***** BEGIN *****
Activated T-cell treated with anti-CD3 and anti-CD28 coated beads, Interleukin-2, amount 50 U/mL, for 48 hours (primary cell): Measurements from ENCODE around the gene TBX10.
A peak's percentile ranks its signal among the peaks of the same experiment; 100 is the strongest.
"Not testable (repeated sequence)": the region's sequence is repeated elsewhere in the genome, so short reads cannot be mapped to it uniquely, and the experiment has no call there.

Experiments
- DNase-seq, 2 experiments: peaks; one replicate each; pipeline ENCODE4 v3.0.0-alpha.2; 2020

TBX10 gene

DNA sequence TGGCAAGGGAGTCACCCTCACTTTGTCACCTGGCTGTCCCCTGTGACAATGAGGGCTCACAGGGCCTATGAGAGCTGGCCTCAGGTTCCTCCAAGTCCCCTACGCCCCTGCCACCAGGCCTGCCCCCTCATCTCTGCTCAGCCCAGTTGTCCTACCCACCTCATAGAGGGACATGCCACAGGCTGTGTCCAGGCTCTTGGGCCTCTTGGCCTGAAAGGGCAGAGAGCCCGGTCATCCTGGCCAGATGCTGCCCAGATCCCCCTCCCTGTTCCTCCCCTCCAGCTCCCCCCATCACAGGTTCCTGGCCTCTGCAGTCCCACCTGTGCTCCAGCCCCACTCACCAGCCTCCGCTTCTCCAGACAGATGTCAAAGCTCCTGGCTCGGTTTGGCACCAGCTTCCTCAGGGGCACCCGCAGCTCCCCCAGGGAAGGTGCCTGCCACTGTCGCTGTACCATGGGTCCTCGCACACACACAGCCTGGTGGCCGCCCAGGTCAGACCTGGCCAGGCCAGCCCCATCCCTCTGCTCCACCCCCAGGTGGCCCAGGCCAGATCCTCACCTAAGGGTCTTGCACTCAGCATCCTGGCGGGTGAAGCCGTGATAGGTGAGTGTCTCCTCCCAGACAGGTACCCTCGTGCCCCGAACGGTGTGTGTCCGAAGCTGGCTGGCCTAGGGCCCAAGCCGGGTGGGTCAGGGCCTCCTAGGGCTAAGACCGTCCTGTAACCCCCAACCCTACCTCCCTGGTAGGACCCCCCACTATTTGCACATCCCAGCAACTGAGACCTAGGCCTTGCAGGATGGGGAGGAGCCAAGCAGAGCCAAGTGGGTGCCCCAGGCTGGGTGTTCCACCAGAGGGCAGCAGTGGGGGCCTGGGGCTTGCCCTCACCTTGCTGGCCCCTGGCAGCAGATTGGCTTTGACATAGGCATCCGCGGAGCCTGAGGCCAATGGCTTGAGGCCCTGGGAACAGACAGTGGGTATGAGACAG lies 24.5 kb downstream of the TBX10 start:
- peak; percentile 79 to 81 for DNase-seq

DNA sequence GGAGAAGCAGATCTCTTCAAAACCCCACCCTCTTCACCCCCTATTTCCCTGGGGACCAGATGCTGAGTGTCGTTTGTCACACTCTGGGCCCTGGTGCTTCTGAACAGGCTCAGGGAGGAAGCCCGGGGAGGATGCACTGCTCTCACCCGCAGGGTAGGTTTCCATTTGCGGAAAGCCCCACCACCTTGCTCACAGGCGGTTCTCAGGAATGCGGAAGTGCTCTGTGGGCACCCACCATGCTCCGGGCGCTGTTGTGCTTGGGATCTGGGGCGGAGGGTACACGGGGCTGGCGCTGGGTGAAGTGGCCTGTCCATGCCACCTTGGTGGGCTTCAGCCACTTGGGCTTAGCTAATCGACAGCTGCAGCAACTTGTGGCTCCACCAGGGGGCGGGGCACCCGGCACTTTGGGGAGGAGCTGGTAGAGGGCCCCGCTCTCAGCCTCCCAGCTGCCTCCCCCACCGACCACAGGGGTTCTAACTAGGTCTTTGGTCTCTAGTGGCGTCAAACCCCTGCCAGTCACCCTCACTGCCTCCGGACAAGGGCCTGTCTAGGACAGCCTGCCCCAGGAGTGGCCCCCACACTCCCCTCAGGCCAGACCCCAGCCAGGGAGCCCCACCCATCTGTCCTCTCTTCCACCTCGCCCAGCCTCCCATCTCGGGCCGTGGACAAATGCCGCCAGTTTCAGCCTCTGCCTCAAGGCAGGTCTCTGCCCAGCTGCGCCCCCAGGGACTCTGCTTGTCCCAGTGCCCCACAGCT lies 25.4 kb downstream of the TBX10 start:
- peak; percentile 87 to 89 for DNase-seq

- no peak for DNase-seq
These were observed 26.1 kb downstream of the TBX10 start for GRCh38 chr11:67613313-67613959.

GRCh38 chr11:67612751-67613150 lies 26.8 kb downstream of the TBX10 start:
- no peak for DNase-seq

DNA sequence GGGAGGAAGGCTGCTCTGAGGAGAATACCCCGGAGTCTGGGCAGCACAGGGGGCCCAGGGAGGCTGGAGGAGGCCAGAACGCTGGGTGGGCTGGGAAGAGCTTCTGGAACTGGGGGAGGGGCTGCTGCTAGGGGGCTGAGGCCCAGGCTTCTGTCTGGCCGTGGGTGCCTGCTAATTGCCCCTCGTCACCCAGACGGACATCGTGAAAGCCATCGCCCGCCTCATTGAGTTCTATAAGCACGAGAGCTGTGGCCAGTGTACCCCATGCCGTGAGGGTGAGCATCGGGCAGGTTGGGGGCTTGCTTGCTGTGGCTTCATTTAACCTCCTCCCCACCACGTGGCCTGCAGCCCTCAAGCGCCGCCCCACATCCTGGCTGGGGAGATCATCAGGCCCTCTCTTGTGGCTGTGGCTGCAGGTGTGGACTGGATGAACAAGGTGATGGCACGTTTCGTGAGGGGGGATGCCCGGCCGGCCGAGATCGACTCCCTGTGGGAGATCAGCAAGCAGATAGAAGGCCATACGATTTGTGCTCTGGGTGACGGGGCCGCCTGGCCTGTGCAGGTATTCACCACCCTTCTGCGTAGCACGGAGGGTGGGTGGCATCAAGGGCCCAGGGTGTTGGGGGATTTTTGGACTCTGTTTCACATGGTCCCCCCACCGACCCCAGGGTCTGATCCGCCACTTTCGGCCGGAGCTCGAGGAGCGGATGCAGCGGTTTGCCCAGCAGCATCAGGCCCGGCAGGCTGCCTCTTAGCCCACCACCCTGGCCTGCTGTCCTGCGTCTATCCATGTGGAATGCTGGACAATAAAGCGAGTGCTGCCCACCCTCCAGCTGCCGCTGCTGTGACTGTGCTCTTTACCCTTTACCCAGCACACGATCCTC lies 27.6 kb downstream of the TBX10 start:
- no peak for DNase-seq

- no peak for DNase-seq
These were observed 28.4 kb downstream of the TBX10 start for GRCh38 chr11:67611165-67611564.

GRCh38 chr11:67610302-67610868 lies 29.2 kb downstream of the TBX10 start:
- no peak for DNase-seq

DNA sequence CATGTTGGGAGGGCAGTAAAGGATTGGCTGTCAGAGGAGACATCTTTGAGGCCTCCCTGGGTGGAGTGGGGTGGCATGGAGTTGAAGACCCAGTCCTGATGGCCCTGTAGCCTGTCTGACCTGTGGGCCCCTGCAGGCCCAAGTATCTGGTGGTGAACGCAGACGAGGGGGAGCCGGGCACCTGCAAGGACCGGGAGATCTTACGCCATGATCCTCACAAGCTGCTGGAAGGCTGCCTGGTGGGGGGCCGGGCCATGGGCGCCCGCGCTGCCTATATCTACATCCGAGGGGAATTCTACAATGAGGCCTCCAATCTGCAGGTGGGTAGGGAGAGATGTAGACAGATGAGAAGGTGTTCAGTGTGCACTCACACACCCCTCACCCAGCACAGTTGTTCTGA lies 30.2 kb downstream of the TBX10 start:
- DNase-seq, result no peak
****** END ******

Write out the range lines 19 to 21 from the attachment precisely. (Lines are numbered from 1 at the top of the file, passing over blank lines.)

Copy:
GRCh38 chr11:67610302-67610868 lies 29.2 kb downstream of the TBX10 start:
- no peak for DNase-seq

DNA sequence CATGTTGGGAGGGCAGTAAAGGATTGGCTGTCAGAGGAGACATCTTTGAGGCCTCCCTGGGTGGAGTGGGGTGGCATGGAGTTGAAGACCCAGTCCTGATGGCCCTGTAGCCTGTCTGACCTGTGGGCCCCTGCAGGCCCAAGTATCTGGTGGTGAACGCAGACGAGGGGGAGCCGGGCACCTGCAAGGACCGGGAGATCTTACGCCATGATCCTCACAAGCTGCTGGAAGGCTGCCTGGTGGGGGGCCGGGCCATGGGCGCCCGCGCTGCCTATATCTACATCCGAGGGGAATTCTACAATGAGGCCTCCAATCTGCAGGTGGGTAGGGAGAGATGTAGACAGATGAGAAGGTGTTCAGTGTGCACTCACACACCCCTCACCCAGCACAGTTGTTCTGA lies 30.2 kb downstream of the TBX10 start: